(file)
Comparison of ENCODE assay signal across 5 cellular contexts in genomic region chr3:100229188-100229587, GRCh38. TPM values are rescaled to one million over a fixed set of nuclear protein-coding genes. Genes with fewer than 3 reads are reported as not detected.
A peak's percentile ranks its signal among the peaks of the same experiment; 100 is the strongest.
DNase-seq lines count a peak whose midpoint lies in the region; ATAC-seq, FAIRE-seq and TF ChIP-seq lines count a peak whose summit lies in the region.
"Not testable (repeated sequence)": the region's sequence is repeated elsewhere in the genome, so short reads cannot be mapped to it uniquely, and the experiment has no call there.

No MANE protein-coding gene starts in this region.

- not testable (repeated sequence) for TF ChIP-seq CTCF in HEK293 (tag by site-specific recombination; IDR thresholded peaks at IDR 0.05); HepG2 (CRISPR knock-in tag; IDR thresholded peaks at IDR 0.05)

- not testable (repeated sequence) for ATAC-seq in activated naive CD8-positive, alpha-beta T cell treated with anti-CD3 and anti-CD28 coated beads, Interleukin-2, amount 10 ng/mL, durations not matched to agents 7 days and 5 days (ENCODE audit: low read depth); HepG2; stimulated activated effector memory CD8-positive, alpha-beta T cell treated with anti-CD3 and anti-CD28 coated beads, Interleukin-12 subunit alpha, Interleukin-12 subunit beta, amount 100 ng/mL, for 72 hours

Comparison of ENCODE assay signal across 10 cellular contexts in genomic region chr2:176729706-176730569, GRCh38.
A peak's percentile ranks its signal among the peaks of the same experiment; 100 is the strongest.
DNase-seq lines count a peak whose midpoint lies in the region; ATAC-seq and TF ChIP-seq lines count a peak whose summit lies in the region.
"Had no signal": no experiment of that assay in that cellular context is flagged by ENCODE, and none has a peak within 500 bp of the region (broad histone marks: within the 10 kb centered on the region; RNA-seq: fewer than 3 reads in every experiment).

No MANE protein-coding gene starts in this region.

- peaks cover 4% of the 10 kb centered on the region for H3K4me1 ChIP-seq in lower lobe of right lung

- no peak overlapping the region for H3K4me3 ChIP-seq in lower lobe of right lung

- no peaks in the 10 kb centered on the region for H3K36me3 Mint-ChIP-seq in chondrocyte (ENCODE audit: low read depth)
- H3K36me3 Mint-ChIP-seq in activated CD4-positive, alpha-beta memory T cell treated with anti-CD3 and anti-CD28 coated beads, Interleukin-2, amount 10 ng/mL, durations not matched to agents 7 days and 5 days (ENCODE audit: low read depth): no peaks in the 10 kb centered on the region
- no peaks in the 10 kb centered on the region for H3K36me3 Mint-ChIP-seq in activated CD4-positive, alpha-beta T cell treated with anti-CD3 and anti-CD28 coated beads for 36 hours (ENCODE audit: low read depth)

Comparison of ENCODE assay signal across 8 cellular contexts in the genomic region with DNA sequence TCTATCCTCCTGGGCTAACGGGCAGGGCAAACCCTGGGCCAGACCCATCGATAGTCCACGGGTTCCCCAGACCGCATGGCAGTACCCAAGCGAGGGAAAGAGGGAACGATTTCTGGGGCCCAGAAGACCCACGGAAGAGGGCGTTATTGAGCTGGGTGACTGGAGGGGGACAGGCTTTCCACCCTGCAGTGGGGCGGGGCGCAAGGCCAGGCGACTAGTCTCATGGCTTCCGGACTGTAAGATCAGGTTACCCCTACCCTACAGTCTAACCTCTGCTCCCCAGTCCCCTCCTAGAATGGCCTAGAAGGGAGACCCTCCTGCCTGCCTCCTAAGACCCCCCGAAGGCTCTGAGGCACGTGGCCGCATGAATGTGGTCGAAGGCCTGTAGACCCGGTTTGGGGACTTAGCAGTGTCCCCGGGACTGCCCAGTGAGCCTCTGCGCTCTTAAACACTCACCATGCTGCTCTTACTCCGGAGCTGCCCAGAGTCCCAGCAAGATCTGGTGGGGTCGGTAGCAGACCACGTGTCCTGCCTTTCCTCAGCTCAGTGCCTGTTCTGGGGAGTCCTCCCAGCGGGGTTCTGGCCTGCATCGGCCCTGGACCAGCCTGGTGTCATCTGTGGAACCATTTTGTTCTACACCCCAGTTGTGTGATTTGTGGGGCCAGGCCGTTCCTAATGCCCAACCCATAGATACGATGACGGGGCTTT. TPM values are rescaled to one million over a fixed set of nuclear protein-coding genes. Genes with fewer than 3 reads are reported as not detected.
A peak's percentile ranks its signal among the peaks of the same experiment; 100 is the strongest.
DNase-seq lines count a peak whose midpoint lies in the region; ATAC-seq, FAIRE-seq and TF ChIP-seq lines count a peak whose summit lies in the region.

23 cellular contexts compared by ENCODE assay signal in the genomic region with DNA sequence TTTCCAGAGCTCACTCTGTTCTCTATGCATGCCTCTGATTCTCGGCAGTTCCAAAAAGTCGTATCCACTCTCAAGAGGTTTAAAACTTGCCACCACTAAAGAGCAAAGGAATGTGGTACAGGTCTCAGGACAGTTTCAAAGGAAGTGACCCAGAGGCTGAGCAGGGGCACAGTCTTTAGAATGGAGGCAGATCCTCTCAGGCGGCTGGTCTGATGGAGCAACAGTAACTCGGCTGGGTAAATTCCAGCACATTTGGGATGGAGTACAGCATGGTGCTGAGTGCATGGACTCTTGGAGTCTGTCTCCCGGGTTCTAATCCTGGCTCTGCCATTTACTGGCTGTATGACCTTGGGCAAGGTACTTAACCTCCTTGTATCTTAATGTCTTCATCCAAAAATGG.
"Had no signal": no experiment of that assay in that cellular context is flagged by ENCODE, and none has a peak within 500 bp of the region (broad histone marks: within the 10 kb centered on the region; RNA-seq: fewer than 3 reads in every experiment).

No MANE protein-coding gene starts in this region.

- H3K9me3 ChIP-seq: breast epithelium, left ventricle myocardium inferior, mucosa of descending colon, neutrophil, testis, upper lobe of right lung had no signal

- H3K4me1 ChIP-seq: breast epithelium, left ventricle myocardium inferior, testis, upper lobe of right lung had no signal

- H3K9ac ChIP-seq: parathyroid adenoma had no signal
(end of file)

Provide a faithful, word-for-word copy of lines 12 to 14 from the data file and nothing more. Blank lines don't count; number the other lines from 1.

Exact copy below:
No MANE protein-coding gene starts in this region.

- peaks cover 4% of the 10 kb centered on the region for H3K4me1 ChIP-seq in lower lobe of right lung

- no peak overlapping the region for H3K4me3 ChIP-seq in lower lobe of right lung